She has been the German chancellor for 13 years, longer than any of her predecessors since the creation of the country in 1949. Forbes magazine puts her #1 on the world’s list of powerful women.
The key to understanding Angela Merkel and the successful way she runs her government lies in her upbringing. She was born in 1954 in Hamburg. When she was three, her father – a Lutheran pastor – moved the family east of Berlin in order for him to head a home for mentally disabled children. Growing up in one of the most repressive countries in the world, she always feared being spied on by the East German State Security Service – commonly known as the ‘Stasi’ – and was careful not to put the life of her family in danger. No wonder the wire-tapping of her cell phone last July hit a raw nerve.
Between a distant father and the dreary atmosphere of East Germany, she found security and stimulation in hard scientific work. She obtained a doctorate in physics and wrote her thesis on quantum chemistry. She also became an excellent Russian speaker — a skill she has used in her relations with Putin. Her Polish ancestry – her mother came from Gdansk (formerly Danzig) – will undoubtedly make her close to the new president of the European council, Donald Tusk.
She is a shrewd politician, pragmatic enough to adjust to changes. She likes consensus and has accepted a coalition between her Christlich Demokratische Union (CDU – Christian Democratic Party) with the Sozialdemokratische Partei Deutschlands (SPD – Social Democratic Party). She treats politics like a science , taking a long time before reaching a decision, thus giving a comforting stability to her performance. She wants power, but hates being in the spotlight. This is why she preferred the “Merkozy” (Merkel-Sarkozy) days to being alone in dealing with the European Union.
Merkel has a difficult task to accomplish. Her obsession with the rule of balanced budgets is creating austerity, which many members of the Euro zone now reject. Her policy is increasingly being criticized by economists. Emmanuel Macron, the new French Economic Minister, and Wolfang Schäuble his German counterpart, strongly disagree with her positions and think that growth is more important than austerity. Marcel Fratzscher, professor of macro economics and finances at the university of Humboldt, also thinks that the priority is to invest in the crumbling German infrastructure.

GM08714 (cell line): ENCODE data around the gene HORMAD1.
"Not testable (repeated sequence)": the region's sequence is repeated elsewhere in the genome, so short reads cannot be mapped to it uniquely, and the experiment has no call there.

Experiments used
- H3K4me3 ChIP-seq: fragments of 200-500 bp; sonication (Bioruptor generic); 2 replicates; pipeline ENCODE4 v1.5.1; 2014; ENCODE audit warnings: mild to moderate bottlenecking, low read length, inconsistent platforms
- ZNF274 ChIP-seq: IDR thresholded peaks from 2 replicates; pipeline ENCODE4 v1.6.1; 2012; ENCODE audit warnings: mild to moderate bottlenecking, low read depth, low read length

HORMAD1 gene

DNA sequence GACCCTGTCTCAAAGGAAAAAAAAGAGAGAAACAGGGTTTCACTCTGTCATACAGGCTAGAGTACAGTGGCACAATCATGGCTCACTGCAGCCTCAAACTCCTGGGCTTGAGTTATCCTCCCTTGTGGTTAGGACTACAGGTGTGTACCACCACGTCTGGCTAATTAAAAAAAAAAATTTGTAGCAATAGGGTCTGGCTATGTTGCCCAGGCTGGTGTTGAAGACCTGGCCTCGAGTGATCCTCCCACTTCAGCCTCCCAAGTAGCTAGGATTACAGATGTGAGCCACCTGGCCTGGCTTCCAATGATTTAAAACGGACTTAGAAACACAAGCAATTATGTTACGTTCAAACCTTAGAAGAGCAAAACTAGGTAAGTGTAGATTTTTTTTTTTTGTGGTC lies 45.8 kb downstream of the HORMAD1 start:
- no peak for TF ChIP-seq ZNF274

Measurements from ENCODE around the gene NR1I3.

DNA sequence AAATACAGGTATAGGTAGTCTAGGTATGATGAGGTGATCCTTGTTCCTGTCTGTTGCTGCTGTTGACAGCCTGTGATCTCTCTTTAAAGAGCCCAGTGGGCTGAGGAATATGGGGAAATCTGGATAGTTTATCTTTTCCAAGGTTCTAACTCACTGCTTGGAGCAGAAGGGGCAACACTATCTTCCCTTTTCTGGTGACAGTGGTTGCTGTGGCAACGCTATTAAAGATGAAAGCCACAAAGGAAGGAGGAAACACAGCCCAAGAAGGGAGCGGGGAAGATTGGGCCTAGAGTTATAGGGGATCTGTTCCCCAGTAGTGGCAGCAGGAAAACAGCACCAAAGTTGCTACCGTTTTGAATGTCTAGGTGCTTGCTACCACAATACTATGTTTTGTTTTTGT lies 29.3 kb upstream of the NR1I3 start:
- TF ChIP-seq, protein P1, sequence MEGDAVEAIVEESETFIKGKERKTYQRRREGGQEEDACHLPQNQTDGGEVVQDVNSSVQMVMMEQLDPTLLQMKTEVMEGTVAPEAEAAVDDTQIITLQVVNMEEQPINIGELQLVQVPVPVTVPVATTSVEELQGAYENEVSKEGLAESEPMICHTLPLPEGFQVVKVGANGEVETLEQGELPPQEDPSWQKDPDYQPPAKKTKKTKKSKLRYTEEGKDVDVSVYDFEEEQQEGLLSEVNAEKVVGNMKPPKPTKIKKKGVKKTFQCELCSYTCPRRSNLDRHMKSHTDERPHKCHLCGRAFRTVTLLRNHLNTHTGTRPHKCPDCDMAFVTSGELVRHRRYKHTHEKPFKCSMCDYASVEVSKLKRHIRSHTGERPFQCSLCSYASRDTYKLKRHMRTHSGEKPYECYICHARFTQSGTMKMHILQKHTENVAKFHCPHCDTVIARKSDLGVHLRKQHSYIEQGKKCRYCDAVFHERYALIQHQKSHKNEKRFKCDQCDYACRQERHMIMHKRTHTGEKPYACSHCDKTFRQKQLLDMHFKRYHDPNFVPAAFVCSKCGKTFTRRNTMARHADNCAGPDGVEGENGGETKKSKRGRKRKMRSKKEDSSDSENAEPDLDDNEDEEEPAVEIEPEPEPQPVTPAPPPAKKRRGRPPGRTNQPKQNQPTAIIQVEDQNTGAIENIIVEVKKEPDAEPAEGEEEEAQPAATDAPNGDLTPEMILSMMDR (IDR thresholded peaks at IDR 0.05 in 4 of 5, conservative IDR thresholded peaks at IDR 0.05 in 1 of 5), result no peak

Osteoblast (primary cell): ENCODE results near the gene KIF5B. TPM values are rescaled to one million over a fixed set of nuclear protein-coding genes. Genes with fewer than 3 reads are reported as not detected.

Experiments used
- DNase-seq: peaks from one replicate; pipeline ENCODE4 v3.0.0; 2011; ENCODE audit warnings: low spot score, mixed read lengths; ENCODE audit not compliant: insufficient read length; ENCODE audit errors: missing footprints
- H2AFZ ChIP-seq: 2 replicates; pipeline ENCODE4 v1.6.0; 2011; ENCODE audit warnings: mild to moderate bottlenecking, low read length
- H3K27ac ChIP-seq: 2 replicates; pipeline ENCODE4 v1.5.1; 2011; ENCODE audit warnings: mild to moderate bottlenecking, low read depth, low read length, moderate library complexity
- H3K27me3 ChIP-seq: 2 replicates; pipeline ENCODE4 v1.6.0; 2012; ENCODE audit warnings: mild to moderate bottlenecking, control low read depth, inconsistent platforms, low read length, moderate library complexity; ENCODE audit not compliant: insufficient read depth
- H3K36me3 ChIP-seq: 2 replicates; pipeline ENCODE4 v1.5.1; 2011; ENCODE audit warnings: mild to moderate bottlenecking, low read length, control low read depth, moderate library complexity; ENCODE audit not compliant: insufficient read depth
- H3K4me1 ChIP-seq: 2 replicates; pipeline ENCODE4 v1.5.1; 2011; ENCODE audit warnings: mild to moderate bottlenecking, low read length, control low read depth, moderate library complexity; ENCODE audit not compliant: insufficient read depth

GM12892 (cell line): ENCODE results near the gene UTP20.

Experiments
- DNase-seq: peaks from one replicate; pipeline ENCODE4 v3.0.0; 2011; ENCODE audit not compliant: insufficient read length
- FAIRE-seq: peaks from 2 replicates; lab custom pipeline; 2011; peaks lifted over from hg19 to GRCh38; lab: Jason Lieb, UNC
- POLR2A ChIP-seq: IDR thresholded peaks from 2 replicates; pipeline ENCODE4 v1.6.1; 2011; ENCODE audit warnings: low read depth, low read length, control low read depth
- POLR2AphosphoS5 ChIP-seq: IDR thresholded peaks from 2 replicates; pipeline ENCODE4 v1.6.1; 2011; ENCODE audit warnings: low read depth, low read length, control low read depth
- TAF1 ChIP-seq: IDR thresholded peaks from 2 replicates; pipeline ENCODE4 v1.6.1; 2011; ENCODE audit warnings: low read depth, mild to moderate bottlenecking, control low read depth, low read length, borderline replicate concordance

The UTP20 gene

Germany is perceived abroad, and particularly by the US, as carrying Europe financially. However, this assessment should be corrected by keeping in mind that the European Central Bank capital is made up of the contributions from the national banks. The Deutsche Bundesbank contributes 19.99 percent, Banque de France 14.1 percent, Banca d’Italia 12.3 percent and so on. The burden of the debt is shared by all the countries of the Euro zone.
On Dec. 10, 2014, Angela Merkel was reelected by an astounding 99 percent of the votes as head of the CDU, which she has led since 2000. After a 10-minute-long standing ovation, the party members proceeded to enjoy three more days of the Cologne Congress. Today, an overwhelming 64 percent of Germans would like her to run for a fourth mandate as chancellor in 2017.
About the author: Nicole Prévost Logan divides her time between Essex and Paris, spending summers in the former and winters in the latter. She writes a regular column for us from her Paris home where her topics will include politics, economy, social unrest — mostly in France — but also in other European countries. She also covers a variety of art exhibits and the performing arts in Europe. Logan is the author of ‘Forever on the Road: A Franco-American Family’s Thirty Years in the Foreign Service,’ an autobiography of her life as the wife of an overseas diplomat, who lived in 10 foreign countries on three continents. Her experiences during her foreign service life included being in Lebanon when civil war erupted, excavating a medieval city in Moscow and spending a week under house arrest in Guinea.